Stranger Saves Baby from Fire & Disappears. 46 Years Later, Mystery Unravels


On July 2, 1971 a 24-year-old Fresno City College student was heading home after a night at the car races. On his route, he noticed an unnatural glow and headed toward what he assumed was a fire.

He arrived to a house fire with three young girls outside in nightgowns and a frantic mother screaming that her baby was inside. Police had arrived, but the fire department had not.

The terrified mother, Carol Magee, told police and the stranger which room the baby was in. There was no time to waste.

Police broke the window and hoisted the slim college student into a smoke-filled room where the baby was happy and unharmed. The passing stranger picked up the child, handed it through the window, then climbed out of the burning house, cutting himself in the process.

A job done, the man walked away from the scene and returned to his life, never finding out about the infant he’d saved. Moments later, the ceiling collapsed and the baby’s room was engulfed in flames.

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The fire was covered by the Fresno Bee. A friend of the stranger contacted the newspaper to inform them that the mysterious stranger’s last name was Freund.

The family, however, couldn’t locate their hero; they never got to say “thank you.” Then, Cyndee Farr-Gutierrez, one of the little girls who had been outside that night, wrote about the childhood fire for a college class assignment that got her thinking.

Farr-Guiterrez wrote a Thank You letter and emailed it to The Fresno Bee requesting that they print the letter as an advertisement. If Freund still lived in the area, maybe he would see it.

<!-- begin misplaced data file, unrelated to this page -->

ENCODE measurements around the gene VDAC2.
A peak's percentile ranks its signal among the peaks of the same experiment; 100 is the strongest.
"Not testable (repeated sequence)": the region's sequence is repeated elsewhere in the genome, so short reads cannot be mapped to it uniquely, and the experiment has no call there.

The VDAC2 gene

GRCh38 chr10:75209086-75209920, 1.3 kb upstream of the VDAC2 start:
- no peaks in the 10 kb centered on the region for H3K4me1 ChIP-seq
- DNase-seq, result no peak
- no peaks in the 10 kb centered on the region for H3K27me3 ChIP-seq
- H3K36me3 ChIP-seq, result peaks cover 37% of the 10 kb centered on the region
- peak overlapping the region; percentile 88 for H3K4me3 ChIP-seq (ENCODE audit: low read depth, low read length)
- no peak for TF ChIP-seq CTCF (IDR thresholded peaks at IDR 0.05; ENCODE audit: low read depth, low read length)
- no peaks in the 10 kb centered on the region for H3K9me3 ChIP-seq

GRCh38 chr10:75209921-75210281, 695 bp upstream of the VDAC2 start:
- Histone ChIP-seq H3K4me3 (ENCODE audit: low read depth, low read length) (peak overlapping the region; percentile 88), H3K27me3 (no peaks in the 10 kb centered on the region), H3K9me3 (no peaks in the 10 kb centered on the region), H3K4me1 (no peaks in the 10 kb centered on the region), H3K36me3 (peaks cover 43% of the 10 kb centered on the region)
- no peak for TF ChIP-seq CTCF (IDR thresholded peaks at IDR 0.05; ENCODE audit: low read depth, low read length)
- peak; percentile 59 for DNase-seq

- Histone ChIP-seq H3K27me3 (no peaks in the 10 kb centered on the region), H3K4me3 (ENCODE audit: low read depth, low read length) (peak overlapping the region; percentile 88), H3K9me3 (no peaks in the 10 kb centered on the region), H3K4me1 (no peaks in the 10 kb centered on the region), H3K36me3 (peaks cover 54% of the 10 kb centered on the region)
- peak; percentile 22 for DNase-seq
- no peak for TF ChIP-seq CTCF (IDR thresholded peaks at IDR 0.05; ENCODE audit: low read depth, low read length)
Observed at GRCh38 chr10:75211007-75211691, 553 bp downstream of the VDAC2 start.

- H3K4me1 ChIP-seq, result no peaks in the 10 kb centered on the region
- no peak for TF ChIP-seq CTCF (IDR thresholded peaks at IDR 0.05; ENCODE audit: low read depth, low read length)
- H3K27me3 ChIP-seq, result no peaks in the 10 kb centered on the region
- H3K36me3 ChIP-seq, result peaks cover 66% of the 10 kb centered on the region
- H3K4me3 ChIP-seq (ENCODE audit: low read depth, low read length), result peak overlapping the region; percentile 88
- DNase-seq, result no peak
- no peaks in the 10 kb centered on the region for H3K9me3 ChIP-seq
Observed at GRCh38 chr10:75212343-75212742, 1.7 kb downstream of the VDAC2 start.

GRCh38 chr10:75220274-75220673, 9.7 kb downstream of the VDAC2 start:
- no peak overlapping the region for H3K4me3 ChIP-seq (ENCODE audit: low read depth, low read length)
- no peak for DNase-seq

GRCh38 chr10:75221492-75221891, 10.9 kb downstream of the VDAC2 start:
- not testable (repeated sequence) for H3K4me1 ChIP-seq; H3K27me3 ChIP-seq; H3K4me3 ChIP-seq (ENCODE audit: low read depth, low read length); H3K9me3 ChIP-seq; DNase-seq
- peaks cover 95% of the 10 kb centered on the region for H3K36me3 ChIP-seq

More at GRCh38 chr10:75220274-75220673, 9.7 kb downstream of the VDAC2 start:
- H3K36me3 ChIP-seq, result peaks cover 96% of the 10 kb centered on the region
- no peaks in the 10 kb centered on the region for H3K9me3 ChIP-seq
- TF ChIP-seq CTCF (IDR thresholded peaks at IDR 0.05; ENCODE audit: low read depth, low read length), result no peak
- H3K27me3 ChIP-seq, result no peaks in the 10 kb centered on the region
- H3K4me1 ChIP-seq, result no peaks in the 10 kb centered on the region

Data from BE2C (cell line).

Instead, The Fresno Bee helped Farr-Guiterrez find the man that saved her little brother’s life. Late last year, she and her sisters visited Rick Freund for the first time and were finally able to express their appreciation.

Meeting with the sisters was when Freund learned that the baby he’d saved was a boy, Robert “Bobby” Magee. Bobby co-owns Pumpkin King Pumpkin Patch in Fresno and has used his seasonal influence to facilitate an annual blood drive benefiting the Central California Blood Center.

“We put a lot of sweat and blood and tears into that blood drive and I guess that will be what I’m most proud of, that every year we get to go down there and save lives,” Bobby commented on the 18,000 units of blood they’ve collected over the past 18 years.

Shortly after the initial meeting with the thankful sisters, Bobby and his family met with Freund at a restaurant. Bobby learned that Freund served as a military policeman for the Army and owns a trucking company.

Bobby, 47, lives in Coarsegold’s Yosemite Lakes Park during the pumpkin patch off-season. He works as a carpenter and prides himself on being a craftsman.

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Unfortunately, Carol would never get the chance to thank Freund face-to-face; she died in 2003. She’d submitted her own Thank You letter — penned as Bobby —  which was printed when Freund was nominated for a meritorious service award in 1971.

You brought me to safety and disappeared before my parents could express their gratitude, but heroes don’t want to be thanked.

Thank you is too inadequate for saving my life. But I know that mommy and daddy will do their best to teach me right from wrong and to do just like you did.

You saw it had to be done and you did it. We will never forget you.

– Bobby

While Bobby’s life-saving contributions are through organized service, Freund has often been the hero passing by at the right time. He saved another stranger who was choking with the Heimlich maneuver and stepped in to perform CPR on a heart attack victim at a funeral and a dog whilst hunting.

Magee classifies Freund’s repeated willingness to get involved as “Deep Breath Moments.” “You see something, and you take a deep breath and no one else is going to (help) so – boom! You go and do it,” Magee explained.

Among other things, the men share an enthusiasm for hunting and plan to go on a trip together in the future. Freund plans to get all future pumpkins from The Pumpkin King.

Every once in a while we are presented with a situation where our help is needed and we have to make a split-second choice. Rarely do we know the full ramifications of action or inaction.

On that summer night in 1971, a young man saw a family in need, lent a hand, and went on with life, never looking for accolades. As it turned out, the boy he saved went on to save the lives of so many more.

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